Adulting is hard, especially when it comes to money. If you're like me and you took a personal finance class in high school or college, you probably don't remember much because the information wasn't relevant to you at the time. Well, now you're almost done with college and you're ready to be welcomed into the real world as a freshly-minted adult. Suddenly you realize that class was probably one of the most important classes you ever could've taken.
Here are 11 tips to start making money moves today.
1. Start building your credit
It may not seem important now, but it's a good idea to start building your credit early. In three to five years or so, when you're ready to apply for a car or home loan, you're going to want to be approved to get the best interest rates, and that means having a credit score of at least 760. See tips two and three for more on how to increase your credit score.
2. Open a credit card if you don't have one already
One huge factor in your credit score is how long your oldest credit card account has been open, so you want to make sure to start early. A first card many people get is called a "secured" credit card, which basically acts like a debit card so the bank knows you won't go all "Shopaholic" and max it out. Make sure to pay every single one of your monthly payments on time and in full. No excuses, no exceptions.
3. Make all of your student loan payments on time and in full
JUST DO IT.
4. Embrace the concept of paying yourself first
Paying yourself first is a concept that many millionaires, even billionaires, swear by. Decide how much of your income you want to save. Then set up a portion of your paycheck to deposit directly into your savings before you can even think about it. The rest can go to your checking account for spending on bills, food, rent, and other expenses.
5. Build a three- to six-month emergency fund
Did you know that 33% of Americans would struggle to pay $1,000 in an emergency? This is a serious issue. You don't want to ever experience living "paycheck to paycheck," let alone have a minor crisis throw your life upside down. That's why you're going to build this emergency fund before you do anything else with your money. Think of this fund as something that you can't touch until you absolutely need it. If and when that time comes, you'll know, and you'll be so grateful that you were smart and were prepared.
6. Open a Roth IRA
There are so many things to be said about Roth IRAs and why you should get one as a new college graduate. In short, IRA stands for Individual Retirement Account. A Roth IRA is unique because any money you put into it is taxed now, so you won't have to pay taxes on it when you're retired and ready to use it. The main benefit: you also won't have to pay any taxes on the money you earn in the account. In addition, because you're young, you get to take advantage of the power of compound interest for a long time before you retire. This could potentially earn you hundreds of thousands of dollars. The best time to open a Roth IRA was yesterday. So go do it now!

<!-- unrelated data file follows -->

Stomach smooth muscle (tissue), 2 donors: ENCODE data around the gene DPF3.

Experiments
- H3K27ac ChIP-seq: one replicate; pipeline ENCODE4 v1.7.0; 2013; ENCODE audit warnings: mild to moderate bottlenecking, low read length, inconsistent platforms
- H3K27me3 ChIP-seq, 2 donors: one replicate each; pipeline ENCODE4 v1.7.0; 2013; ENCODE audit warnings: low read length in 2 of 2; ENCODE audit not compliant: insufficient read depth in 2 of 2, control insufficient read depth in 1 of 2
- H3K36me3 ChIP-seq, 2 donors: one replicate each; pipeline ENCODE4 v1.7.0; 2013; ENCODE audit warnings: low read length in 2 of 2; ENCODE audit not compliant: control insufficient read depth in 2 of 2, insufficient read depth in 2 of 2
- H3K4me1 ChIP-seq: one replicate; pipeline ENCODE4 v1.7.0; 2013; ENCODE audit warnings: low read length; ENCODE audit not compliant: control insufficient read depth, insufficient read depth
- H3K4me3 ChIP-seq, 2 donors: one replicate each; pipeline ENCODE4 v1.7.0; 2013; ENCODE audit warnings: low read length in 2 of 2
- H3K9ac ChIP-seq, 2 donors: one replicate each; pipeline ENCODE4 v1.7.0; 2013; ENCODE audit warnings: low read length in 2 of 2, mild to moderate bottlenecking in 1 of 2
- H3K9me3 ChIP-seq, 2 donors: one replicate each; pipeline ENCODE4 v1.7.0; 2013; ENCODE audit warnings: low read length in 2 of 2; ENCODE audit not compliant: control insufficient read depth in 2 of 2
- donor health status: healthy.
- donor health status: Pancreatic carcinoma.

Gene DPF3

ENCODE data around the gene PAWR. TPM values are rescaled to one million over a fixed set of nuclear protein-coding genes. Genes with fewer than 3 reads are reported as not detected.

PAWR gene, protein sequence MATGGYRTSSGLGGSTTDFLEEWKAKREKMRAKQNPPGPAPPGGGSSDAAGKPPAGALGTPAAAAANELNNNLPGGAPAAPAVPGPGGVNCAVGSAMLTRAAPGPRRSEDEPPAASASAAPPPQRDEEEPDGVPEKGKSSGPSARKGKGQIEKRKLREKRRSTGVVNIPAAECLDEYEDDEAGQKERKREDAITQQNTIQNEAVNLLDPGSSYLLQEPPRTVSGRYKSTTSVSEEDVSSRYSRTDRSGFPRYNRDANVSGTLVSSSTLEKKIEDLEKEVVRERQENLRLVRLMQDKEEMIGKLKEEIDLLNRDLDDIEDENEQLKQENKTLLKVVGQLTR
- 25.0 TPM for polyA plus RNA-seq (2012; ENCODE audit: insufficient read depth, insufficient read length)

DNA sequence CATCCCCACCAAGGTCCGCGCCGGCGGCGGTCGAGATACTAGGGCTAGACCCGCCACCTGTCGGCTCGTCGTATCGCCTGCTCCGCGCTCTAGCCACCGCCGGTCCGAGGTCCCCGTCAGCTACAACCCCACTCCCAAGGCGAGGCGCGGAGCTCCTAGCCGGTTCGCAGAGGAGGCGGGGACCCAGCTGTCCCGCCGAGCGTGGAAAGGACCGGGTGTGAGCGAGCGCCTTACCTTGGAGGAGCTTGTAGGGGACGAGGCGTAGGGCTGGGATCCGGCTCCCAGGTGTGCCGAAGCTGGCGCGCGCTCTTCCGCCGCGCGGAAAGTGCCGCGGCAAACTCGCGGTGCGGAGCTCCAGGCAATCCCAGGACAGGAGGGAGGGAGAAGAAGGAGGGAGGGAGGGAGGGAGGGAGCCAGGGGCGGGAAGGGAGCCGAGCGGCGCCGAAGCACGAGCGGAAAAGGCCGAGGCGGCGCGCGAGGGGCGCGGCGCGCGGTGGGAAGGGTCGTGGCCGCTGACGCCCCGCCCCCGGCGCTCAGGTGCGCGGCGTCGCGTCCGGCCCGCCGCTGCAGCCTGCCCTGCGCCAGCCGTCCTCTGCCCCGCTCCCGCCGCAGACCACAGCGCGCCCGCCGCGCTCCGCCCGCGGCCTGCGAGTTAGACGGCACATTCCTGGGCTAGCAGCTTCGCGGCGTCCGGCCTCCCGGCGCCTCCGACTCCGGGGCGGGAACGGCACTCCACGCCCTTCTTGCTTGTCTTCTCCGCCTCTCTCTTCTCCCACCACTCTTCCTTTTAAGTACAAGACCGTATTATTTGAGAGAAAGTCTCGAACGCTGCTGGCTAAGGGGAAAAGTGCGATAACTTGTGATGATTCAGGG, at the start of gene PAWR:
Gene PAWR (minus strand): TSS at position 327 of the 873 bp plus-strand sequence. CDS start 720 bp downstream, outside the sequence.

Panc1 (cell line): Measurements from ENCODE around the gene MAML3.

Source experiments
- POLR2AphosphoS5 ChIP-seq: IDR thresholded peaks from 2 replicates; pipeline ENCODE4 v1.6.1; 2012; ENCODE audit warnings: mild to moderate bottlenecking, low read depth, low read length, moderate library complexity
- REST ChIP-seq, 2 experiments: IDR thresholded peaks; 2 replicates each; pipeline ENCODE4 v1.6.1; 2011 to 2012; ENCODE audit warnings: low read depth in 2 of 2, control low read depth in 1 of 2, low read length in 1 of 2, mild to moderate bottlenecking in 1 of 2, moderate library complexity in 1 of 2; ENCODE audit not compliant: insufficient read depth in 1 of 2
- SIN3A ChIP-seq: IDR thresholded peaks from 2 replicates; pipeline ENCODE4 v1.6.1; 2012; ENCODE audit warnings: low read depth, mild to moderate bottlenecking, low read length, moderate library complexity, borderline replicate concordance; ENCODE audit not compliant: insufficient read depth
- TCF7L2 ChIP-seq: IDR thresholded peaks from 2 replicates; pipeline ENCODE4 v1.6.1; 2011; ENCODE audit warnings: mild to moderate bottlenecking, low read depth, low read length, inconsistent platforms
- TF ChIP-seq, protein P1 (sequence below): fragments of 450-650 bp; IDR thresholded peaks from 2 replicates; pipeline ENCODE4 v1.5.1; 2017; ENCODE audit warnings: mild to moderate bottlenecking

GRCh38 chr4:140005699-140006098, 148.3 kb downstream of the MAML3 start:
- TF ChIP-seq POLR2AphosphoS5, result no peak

7. Contribute as much as possible to your 401k
A 401k is basically an investment bank account that you can't use until you retire, and it will be taxed once you start using it (so it is not taxed now). Many employers offer 401k matching, and they open one up for you when you start your first job. If your employer offers 100% matching up to 6% of your salary, that means that if you can afford to put 6% of your income into your 401k, your employer will also contribute the exact same amount. Listen to me: this is free money. I like free money. You like free money. Take it.
8. Open a high-yield savings account
This is 2019. Don't keep your money in cash or in a regular savings account, where it'll depreciate 2-3% in value every single year it sits there. Get yourself a high-yield savings account, in which interest rates are anywhere between 2.0 and 2.25%, and watch your money make money while you sleep.
9. Start tracking your spending
Since it has become much easier to make quick and painless purchases these days, you should definitely be aware of your spending. I personally like to use a free app, like Mint, that does all the work for you because it puts all of your financial accounts (ie. savings and checking accounts, investments, loans, assets, etc.) into one place.
10. Create a monthly budget for each of your spending categories
These include food, housing, transportation, entertainment, subscriptions, health and wellness, and maybe more. You should know the things you always buy on a monthly basis and how much they typically cost. Comparing your budget to what you really spent after a month will show you exactly where your weaknesses are. Try to stay at or under your budget for each category every month unless there's an unusual event, like a vacation or a car repair.
11. Learn the basics of investing
Compared to the other tips on this list, this is one you can put on the back-burner for a bit. However, that doesn't make it any less important. It's critical for everyone who is financially independent to understand the basics of stocks, bonds, Exchange-Traded Funds, Mutual Funds, REITs, and more that you can use to diversify your portfolio, including in your new Roth IRA and 401k!
What are you waiting for? Up your financial game!